Travelers and homeless tent worries for Brighton and Hove

RATES, which called for action to remove tents and redirect travelers from public parks, were told the numbers were falling.

Conservative councilors Anne Meadows and Dawn Barnett shared their concerns about tents in Valley Gardens, Brighton, and groups of travelers staying in parks rather than using the transit site at Patcham.

Councilor Meadows questioned whether Brighton and Hove City Council’s passage of the Homeless Bill of Rights had resulted in a change in policy regarding the removal of tents from public spaces.

She said: “I am concerned that this new policy will limit the ability of officials at one time to remove tents and clear parks and public spaces for residents’ safe enjoyment.

“Resident associations such as the Old Steine ​​Community Association are deeply concerned by the council’s lack of action on tents in the area.”

READ MORE: Homeless people have moved 31km from Brighton struggling with the loss of the support network

Councilor Meadows said tents had been pitched in Valley Gardens for an extended period, with squatters setting up tables and chairs, despite promises that tents would not be allowed.

She spoke out at a meeting of the council’s housing committee at Hove Town Hall.

Green councilor David Gibson, co-chair of the housing committee, said the number of “rough sleepers” is on the rise again.

This reverses progress made during the coronavirus pandemic lockdown, he said, when the government’s “everyone in” policy resulted in empty hotels being used to house the homeless.

And he said the loss of most of the No Second Night Out beds over the summer made things worse, but he hopes those places will be restored.

In response to Councilman Meadows, he said there were no plans to reconsider the Homeless Bill of Rights.

It includes sections on respect for homeless people’s personal belongings, such as B. camping, and throwing away their belongings.

Councilor Gibson said: “The council will not tolerate unauthorized camps in the city and tents will be removed as soon as possible.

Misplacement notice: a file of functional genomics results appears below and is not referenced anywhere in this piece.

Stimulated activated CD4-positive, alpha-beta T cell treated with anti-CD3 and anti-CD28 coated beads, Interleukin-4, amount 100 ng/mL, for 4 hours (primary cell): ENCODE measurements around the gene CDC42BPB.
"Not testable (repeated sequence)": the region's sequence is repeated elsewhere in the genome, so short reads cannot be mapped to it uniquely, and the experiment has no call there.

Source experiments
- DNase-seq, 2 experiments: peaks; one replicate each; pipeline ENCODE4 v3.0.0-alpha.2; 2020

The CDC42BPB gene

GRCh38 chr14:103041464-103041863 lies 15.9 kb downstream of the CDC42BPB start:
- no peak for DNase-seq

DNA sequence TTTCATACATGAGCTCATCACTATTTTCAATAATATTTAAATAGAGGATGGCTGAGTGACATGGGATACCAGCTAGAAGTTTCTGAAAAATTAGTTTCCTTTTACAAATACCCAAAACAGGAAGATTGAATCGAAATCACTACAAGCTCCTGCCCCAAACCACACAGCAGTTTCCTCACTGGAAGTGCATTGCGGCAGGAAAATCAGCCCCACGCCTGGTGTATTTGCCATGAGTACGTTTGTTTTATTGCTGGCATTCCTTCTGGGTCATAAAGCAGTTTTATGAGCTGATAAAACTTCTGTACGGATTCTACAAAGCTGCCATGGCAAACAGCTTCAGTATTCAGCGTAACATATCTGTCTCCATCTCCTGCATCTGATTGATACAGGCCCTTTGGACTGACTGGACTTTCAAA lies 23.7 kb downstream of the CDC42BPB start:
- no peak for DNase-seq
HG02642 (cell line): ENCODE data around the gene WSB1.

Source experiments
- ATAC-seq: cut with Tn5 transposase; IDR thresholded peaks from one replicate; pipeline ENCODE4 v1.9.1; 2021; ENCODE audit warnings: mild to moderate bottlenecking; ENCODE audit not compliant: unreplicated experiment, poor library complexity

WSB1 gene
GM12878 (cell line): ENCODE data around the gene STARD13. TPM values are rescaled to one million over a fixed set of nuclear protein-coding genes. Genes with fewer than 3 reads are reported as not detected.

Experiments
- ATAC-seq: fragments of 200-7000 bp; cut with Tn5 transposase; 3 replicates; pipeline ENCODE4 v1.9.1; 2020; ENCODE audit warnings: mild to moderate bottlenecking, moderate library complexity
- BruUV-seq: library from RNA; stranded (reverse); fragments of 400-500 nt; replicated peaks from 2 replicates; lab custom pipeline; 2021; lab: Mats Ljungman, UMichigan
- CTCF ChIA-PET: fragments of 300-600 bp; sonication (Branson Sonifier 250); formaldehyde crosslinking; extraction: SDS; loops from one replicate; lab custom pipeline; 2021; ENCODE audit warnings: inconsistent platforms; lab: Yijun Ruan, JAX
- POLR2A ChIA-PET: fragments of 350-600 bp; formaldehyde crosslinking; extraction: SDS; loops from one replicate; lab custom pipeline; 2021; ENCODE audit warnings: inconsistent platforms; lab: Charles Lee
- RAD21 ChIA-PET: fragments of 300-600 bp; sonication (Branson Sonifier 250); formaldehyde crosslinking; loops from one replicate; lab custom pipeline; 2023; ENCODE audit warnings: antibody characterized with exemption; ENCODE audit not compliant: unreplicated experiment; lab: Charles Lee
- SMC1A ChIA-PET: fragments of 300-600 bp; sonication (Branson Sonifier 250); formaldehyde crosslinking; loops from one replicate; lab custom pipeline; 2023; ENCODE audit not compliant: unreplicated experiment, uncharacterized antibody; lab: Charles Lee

“My impression is that the number of tents has not increased compared to last year. It feels a little less, but it’s subjective and we don’t have numbers.”

He said council officials and street workers always tried to work with people in tents to check if they were homeless and needed help and support.

Councilor Barnett asked what action had recently been taken to direct travelers to the Council’s transit point at St Michael’s Way, Patcham.

Councilor Gibson said families camped at St Helen’s Park in Hangleton earlier this month have been asked to move to the transit site.

But they refused to leave the park – known locally as th Green – so they were ordered to leave Brighton and Hove and not return for a year.

According to the meeting, 10 of the 21 parking spaces at the transit site are currently available. This was half the usual number due to Covid-19 distancing restrictions. This year, on average, half of the plots were occupied.

Councilor Gibson said figures from the council indicated unauthorized camps of travelers had fallen since the transit facility opened in 2016.

They rose from a peak of 123 in 2015 and 79 in 2016 when the site launched, to 18 this year. He added that the average duration of an unauthorized camp is currently three days. Travelers and homeless tent worries for Brighton and Hove

Fry Electronics Team

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